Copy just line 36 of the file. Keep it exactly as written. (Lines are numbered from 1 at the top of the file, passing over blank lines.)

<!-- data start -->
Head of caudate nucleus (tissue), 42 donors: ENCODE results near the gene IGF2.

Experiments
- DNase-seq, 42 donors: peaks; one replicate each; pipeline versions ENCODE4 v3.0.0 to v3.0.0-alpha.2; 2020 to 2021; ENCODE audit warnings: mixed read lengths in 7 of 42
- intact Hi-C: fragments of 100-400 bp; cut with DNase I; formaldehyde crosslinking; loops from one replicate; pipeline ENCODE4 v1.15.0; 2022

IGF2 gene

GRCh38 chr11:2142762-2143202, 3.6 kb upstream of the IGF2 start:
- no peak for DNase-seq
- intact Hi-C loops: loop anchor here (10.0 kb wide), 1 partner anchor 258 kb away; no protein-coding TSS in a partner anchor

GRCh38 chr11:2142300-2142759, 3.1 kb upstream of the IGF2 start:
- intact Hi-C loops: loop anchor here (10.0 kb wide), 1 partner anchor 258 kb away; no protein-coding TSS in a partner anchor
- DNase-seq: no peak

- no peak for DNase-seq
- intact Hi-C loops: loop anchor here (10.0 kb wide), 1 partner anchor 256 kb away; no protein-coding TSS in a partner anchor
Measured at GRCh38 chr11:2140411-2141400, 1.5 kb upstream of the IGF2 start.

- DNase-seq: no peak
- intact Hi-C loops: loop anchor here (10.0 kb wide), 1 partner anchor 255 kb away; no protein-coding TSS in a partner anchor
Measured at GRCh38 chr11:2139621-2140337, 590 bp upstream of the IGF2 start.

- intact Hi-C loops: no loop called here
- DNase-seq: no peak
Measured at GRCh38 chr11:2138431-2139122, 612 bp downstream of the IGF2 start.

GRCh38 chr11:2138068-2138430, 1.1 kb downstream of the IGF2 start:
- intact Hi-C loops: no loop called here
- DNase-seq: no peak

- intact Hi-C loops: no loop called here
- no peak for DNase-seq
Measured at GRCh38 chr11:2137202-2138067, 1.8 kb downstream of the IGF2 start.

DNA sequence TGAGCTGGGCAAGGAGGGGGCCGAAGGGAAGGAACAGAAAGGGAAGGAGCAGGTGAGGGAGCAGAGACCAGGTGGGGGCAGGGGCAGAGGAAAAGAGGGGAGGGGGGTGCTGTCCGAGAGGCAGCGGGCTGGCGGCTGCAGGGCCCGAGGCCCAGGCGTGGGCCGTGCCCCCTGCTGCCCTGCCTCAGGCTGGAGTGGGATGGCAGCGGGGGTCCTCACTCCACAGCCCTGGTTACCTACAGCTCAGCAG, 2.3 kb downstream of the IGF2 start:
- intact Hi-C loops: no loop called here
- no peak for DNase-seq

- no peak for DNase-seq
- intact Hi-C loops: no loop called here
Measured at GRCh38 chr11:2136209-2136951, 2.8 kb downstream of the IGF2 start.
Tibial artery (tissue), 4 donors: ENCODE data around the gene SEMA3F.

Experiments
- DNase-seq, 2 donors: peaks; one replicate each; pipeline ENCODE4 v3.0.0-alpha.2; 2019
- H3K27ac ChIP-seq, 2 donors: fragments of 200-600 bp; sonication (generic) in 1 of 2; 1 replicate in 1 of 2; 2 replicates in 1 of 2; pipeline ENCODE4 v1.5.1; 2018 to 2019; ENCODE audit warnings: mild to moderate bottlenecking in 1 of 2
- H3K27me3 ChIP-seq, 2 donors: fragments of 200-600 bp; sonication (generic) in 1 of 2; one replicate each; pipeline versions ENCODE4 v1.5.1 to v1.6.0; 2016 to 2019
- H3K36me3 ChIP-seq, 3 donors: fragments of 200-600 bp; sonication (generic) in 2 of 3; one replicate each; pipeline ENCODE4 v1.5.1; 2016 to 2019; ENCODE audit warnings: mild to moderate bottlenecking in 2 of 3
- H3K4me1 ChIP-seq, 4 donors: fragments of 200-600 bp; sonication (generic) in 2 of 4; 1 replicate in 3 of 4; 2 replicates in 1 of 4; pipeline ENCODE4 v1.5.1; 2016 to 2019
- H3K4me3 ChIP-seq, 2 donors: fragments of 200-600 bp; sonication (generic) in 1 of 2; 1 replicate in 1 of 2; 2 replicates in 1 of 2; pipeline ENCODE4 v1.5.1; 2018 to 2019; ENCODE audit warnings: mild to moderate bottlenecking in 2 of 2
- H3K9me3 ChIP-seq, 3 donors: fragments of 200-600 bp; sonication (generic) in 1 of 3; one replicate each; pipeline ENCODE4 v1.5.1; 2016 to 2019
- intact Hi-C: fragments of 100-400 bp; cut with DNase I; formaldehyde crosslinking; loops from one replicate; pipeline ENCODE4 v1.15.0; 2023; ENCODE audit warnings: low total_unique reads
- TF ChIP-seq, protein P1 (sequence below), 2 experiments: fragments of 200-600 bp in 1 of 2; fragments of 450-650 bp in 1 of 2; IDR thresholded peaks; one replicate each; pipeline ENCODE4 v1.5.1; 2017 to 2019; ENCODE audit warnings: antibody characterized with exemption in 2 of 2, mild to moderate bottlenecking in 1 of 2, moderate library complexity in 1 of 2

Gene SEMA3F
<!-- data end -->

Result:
- H3K27ac ChIP-seq, 2 donors: fragments of 200-600 bp; sonication (generic) in 1 of 2; 1 replicate in 1 of 2; 2 replicates in 1 of 2; pipeline ENCODE4 v1.5.1; 2018 to 2019; ENCODE audit warnings: mild to moderate bottlenecking in 1 of 2